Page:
|Text and Context in Dialogue|
Points of Contact
In seeking to communicate the glorious message of the Lord Jesus Christ it is vital that we search diligently for points of contact with those to whom we speak. Paul did just this when he preached to the philosophers on Mars Hill (Acts 17:16-34):
Men of Athens! I see that in every way you are very religious. For as I walked around and looked carefully at your objects of worship, I even found an altar with this inscription: TO AN UNKNOWN GOD. Now what you worship as something unknown I am going to proclaim to you. (v.22-23)
Paul realised that if he were to proclaim the news clearly he would have to start with the language and customs of his hearers. So he sat in the market place and engaged his hosts in spiritual conversation (v.18). He learned from them so that he could quote from their literature (v.28). He was not afraid to wander around their idols and look at their ritual objects carefully. He worked hard to understand the people. And having understood, he was equipped to present the timeless gospel in a timely way. He chose a point of contact - an altar as it happens - and, starting from there presented the claims of Christ to his hearers. In this issue of Voice of Bhakti we attempt to follow in the great apostle's footsteps. Here is the menu: As an appetiser we begin with an excerpt from Professor Dhanjibhai Fakirbhai's great work, the Sri Khrist Gita. Then, with Lalitpur's important chariot festival almost upon us, for your main course we look at the meaning of the festival and at lessons we can learn from it for witness. A poem by Narayan Vaman Tilak follows and for desert we offer a choice of reviews of two significant books on Hinduism.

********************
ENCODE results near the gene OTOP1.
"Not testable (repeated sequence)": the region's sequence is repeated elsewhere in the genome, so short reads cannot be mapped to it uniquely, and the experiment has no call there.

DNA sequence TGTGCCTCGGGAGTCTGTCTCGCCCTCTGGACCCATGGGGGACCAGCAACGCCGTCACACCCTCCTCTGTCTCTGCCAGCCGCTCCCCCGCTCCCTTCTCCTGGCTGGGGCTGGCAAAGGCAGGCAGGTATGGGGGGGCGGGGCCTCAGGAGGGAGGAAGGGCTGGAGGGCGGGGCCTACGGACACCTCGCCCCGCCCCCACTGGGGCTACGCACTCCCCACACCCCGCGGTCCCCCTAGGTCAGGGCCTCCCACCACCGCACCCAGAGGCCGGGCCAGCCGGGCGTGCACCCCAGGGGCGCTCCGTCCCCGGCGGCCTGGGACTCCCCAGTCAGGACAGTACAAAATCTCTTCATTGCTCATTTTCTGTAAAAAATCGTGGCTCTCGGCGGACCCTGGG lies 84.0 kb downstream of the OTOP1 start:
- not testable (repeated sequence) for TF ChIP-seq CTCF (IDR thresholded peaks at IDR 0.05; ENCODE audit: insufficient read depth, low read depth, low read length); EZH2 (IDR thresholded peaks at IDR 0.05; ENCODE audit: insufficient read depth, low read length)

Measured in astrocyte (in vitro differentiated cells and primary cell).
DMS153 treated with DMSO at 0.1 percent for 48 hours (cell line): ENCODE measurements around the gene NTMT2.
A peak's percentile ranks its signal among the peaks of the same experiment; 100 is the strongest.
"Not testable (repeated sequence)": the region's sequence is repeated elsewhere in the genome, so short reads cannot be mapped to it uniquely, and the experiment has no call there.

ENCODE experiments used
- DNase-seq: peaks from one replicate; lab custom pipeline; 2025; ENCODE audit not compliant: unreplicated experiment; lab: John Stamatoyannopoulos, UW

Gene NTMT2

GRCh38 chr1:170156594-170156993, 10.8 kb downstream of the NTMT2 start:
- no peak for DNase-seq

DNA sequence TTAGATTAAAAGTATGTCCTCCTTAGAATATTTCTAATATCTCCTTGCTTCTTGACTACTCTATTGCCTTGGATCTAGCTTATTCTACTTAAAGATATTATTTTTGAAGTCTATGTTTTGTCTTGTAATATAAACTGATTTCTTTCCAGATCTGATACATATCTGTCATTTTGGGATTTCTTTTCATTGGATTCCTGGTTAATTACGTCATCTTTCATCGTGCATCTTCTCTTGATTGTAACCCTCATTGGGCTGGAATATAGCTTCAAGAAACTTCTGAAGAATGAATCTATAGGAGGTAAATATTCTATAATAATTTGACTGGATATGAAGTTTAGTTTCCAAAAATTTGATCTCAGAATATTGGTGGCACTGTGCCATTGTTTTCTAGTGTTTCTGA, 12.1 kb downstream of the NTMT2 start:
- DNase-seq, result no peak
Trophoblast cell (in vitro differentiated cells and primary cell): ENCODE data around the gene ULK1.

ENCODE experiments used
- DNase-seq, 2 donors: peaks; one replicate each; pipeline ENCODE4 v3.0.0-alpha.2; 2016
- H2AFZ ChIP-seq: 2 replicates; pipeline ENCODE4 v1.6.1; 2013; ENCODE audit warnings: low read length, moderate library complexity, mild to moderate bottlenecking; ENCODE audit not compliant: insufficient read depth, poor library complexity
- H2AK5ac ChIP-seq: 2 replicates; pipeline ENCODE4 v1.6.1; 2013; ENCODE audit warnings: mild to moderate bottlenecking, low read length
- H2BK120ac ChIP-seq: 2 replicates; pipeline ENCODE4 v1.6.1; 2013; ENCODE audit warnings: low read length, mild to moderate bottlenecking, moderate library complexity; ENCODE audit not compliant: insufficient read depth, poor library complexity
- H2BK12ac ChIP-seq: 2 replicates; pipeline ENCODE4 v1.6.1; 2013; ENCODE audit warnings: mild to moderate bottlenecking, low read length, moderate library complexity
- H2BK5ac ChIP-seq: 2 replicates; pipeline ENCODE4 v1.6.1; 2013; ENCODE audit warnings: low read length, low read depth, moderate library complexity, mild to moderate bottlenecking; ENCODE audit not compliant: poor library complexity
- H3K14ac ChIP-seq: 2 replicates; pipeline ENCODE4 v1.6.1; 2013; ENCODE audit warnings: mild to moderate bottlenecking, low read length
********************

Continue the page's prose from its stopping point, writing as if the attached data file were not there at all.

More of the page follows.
This is the last issue of Voice of Bhakti. But this is not the last word on devotion to Christ in the Hindu tradition. We recognise that much more needs to be done to learn both from our text, the Word of God, and from our context. And, having learned, to work that into our lives and witness. Our hope is that the articles and reviews that have been published in the pages of this journal over the last four years will continue to spark an interest in the careful work of witness from within the Hindu community.